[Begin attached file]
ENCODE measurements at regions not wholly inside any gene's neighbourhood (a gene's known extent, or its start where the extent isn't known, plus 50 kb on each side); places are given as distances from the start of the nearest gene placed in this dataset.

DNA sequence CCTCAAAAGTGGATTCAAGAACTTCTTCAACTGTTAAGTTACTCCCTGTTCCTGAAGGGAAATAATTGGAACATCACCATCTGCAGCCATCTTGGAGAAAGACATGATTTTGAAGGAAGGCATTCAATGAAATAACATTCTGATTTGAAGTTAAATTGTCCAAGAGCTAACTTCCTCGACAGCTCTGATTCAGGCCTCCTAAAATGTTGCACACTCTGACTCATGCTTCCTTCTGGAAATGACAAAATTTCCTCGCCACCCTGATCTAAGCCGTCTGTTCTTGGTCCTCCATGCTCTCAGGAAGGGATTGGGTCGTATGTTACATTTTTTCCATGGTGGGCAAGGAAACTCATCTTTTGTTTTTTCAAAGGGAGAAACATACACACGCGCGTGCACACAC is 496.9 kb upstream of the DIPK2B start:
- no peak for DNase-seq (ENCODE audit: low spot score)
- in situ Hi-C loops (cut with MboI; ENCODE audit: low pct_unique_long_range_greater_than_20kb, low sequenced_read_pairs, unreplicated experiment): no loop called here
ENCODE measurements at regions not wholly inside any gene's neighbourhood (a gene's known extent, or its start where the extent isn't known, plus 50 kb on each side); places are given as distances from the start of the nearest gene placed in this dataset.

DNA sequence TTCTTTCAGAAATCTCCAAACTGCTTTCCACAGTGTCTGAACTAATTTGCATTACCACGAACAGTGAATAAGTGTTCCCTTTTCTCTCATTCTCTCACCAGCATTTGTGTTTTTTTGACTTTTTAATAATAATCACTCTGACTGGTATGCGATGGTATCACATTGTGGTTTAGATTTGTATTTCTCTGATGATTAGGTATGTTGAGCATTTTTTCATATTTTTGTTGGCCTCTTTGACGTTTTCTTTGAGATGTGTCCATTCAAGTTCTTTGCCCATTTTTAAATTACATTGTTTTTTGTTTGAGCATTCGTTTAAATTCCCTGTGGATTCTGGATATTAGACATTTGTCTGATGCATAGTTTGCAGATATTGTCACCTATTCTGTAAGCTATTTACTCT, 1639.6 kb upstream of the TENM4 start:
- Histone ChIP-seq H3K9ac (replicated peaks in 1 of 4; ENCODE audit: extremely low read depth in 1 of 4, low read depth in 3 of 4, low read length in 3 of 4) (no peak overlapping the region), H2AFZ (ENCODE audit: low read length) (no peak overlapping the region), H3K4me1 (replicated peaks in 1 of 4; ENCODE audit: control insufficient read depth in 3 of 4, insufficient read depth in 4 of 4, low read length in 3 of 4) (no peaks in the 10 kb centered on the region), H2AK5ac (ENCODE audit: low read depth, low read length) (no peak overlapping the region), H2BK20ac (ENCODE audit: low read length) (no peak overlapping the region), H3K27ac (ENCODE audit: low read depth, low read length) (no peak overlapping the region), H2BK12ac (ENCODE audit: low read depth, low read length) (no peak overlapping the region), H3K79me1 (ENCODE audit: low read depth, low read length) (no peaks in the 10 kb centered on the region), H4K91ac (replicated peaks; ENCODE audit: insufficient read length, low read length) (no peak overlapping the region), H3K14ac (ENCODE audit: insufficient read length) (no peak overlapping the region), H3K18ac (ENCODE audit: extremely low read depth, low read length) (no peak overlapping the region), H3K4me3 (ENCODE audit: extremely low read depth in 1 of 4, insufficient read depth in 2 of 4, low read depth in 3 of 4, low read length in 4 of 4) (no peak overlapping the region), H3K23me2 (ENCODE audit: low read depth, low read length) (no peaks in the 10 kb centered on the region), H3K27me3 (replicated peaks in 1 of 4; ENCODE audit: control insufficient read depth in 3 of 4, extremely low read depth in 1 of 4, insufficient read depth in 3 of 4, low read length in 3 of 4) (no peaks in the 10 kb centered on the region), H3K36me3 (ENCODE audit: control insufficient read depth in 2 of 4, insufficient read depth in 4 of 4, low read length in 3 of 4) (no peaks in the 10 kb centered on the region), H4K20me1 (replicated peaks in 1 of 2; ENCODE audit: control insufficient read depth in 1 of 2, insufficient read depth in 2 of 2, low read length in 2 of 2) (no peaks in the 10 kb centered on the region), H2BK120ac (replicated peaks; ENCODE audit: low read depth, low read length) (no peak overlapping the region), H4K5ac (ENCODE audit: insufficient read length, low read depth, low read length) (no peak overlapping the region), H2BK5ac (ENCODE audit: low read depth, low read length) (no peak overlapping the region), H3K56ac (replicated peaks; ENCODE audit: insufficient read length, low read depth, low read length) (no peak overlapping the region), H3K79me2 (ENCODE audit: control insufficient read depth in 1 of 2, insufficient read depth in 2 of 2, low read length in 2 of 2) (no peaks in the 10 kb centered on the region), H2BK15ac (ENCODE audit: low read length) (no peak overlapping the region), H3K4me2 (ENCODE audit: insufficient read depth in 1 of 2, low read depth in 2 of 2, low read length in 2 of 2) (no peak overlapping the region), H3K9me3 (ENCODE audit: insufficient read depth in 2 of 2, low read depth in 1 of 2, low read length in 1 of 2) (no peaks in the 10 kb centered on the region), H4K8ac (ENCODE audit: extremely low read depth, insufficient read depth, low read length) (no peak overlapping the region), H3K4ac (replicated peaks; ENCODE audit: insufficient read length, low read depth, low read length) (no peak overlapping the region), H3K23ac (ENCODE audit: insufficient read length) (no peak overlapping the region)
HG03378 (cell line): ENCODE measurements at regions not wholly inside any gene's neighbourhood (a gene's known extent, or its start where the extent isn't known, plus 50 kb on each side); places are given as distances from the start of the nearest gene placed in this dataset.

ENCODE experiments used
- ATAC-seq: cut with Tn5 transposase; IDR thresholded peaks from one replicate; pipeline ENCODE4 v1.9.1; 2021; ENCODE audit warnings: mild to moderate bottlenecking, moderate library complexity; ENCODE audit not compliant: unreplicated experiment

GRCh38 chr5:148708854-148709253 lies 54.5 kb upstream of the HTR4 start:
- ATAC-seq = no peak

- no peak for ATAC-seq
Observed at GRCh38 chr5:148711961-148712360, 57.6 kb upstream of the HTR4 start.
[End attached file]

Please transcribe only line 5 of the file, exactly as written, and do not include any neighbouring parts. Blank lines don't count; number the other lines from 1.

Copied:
ENCODE measurements at regions not wholly inside any gene's neighbourhood (a gene's known extent, or its start where the extent isn't known, plus 50 kb on each side); places are given as distances from the start of the nearest gene placed in this dataset.